• Discussion of whether labor rights are human rights. Moreover, the clash between property rights and labor rights is highlighted as a central conflict in labor relations. This theme is used to increase the understanding of the legal doctrines that underlie the labor relations processes by seeking to balance these competing rights.

  • A serious treatment of ethics integrated throughout the text. Unlike any other labor relations textbook, major ethical theories and principles are discussed (chapter 3). Many chapters ask students to apply these principles to important labor relations issues.

  • Contemporary management and union strategic issues integrated throughout the text, including integrative bargaining, workplace flexibility, work teams, reengineering, leadership, change management, the organizing model of union representation, and social movement unionism.

  • Separate chapters on globalization and comparative labor relations systems. The comparative chapter discusses labor relations in representative industrialized countries (Canada, Great Britain, Ireland, France, Germany, Sweden, Australia, and Japan) as well as in Mexico, Eastern Europe, and Asian developing countries and the debate over convergence of policies and practices. The globalization chapter is unique among labor relations textbooks and explores the pros and cons of globalization, debates over free or fair trade, the use of corporate codes of conduct and the International Labor Organization to promote labor rights, transnational union collaboration, and issues for international managers.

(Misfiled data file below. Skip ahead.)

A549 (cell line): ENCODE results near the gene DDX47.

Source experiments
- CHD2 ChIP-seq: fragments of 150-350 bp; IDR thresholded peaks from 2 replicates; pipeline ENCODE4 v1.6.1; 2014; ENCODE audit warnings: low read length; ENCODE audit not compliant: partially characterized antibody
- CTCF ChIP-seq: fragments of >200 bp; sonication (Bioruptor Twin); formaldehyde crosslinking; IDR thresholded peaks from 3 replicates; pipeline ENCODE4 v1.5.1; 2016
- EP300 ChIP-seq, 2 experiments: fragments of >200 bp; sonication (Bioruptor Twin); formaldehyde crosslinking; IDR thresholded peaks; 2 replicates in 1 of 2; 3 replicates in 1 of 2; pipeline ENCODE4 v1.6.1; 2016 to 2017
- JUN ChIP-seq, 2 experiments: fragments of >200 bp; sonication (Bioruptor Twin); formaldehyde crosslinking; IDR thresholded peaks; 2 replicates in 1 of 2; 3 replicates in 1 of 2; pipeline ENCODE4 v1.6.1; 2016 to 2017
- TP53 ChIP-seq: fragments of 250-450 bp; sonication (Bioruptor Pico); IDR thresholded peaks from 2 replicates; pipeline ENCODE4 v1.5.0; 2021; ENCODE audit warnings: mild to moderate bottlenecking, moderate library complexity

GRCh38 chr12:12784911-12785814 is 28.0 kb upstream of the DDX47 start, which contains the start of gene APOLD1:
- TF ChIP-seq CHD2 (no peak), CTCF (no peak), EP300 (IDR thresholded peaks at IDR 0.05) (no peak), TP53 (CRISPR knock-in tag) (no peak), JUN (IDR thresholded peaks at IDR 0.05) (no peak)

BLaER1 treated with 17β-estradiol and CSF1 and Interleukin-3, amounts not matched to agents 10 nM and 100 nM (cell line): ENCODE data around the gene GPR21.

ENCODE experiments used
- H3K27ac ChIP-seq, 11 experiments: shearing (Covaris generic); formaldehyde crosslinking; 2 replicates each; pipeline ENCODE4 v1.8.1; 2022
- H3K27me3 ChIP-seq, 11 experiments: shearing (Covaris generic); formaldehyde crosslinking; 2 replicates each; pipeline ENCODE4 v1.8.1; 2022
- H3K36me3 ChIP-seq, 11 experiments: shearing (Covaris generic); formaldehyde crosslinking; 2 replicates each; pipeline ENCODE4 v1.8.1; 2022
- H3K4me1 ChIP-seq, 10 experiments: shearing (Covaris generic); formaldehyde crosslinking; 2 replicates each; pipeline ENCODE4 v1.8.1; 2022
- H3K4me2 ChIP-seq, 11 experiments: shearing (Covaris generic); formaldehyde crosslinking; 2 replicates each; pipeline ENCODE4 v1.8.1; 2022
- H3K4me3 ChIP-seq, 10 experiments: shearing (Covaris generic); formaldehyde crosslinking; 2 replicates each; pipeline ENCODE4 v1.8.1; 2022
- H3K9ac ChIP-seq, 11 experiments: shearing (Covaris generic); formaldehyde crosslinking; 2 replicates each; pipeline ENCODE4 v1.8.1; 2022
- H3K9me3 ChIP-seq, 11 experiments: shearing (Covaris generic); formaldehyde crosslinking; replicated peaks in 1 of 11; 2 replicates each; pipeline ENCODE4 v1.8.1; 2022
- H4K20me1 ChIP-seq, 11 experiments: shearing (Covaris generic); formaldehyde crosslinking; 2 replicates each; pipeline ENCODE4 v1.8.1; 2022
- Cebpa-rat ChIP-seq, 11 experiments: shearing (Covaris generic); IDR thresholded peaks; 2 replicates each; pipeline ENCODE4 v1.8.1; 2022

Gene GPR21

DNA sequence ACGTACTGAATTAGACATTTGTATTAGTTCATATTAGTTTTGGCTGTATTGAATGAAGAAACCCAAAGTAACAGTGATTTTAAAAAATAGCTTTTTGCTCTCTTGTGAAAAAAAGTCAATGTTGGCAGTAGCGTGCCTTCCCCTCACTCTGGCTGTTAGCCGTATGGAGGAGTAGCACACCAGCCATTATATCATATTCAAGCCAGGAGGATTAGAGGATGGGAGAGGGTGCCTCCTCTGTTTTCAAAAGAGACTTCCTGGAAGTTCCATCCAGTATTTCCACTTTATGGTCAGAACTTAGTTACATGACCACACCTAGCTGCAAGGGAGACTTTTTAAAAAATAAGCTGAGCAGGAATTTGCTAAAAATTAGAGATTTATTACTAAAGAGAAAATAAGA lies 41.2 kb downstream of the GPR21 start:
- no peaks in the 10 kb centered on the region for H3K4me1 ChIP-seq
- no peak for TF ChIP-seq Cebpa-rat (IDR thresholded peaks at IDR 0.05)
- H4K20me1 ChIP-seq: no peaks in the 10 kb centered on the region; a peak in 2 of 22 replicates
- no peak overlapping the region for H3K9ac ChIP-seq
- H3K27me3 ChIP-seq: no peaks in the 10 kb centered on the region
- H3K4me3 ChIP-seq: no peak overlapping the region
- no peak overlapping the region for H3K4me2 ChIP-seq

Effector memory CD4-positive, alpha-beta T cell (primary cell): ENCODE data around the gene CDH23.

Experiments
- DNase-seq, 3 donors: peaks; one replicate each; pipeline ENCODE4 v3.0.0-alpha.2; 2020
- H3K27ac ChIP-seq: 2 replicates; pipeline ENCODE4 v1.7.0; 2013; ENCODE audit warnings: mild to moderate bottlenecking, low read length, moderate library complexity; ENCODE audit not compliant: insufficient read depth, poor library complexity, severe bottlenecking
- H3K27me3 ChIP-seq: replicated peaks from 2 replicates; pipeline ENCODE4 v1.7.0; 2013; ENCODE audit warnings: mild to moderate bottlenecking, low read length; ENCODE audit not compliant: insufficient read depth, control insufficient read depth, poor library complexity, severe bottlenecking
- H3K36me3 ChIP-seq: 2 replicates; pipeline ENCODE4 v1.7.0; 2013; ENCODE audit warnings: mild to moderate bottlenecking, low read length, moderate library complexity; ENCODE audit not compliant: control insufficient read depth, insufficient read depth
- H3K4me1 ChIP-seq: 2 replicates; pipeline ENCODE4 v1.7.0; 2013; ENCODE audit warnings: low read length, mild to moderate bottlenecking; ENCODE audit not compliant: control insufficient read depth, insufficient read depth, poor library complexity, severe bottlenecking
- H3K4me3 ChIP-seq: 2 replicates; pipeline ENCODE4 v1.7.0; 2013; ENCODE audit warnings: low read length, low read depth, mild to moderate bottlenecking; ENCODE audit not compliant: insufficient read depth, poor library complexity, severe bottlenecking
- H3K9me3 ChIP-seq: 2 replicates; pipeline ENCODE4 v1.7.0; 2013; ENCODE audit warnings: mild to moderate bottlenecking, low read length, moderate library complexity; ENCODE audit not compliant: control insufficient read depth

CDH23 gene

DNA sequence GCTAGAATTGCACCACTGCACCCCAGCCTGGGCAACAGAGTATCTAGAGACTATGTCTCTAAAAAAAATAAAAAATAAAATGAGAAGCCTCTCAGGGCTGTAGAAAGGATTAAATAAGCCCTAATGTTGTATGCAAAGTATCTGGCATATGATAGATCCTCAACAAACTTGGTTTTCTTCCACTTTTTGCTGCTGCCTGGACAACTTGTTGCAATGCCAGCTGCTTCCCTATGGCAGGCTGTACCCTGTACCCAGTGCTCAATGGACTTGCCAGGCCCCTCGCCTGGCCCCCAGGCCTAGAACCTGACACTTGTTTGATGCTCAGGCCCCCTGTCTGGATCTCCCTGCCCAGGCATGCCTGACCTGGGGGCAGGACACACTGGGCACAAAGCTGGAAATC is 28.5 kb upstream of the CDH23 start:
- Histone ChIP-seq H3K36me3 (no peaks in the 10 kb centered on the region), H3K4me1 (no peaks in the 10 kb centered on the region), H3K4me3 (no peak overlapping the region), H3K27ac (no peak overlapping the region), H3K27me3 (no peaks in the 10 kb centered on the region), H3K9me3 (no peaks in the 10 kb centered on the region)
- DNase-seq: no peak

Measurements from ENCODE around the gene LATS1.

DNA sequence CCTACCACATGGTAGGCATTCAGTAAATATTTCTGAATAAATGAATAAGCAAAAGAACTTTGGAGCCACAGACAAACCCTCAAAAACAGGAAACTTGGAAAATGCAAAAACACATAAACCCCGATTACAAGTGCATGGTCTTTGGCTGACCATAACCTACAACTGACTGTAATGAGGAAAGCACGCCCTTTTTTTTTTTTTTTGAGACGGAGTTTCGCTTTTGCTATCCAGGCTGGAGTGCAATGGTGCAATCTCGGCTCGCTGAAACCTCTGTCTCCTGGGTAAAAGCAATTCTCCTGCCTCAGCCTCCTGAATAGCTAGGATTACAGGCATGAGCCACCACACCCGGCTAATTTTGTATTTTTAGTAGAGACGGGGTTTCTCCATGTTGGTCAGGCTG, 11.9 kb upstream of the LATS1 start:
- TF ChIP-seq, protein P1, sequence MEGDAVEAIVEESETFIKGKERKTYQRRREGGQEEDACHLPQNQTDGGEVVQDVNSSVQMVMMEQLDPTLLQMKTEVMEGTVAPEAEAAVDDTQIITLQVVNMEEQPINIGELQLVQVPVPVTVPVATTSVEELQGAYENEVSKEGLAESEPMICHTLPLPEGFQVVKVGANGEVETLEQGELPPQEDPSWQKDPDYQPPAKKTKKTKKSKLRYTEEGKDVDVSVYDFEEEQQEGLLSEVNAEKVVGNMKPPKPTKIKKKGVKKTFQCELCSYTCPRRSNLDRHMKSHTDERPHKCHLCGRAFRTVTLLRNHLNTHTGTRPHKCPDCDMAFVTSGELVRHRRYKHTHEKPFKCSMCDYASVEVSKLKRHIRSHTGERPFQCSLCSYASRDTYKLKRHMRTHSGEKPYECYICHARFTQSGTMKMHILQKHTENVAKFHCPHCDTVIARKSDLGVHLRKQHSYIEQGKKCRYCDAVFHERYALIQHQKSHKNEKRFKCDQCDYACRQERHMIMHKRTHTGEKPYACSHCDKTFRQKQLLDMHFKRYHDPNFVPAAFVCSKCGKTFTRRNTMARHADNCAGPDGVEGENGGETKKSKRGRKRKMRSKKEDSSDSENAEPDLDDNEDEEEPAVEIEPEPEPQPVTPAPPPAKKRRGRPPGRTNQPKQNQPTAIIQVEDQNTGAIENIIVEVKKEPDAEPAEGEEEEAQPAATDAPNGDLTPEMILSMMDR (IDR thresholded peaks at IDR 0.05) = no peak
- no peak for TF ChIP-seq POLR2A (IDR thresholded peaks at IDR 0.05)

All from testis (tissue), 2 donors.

• Issues specific to public sector labor relations integrated throughout the text rather than relegated to a special topics chapter.

  • Explicit discussions of four schools of thought on the employment relationship-pluralist industrial relations, critical industrial relations, human resource management, and neoclassical economics-and the importance of these different perspectives in understanding conflicting views of labor unions and labor policies.

  • Inclusion of diverse scholarship on labor relations incorporated throughout the text to promote a broad understanding of the subject, and to create an engaging, interesting book for the reader that draws on many disciplines and perspectives.

  • An appendix includes selected portions of the U.S. Constitution and the full text of the National Labor Relations Act, the International Labor Organization's Declaration of Philadelphia, and the United Nations' Universal Declaration of Human Rights.

    The updated 2nd edition is now available! To order your complimentary examination copy, simply ask your local McGraw-Hill/Irwin representative, call customer service at 1-800-338-3987, or follow this link.

    ISBN-13 9780073404899
    2008 / Hardcover / 608 pages

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    January 18, 2007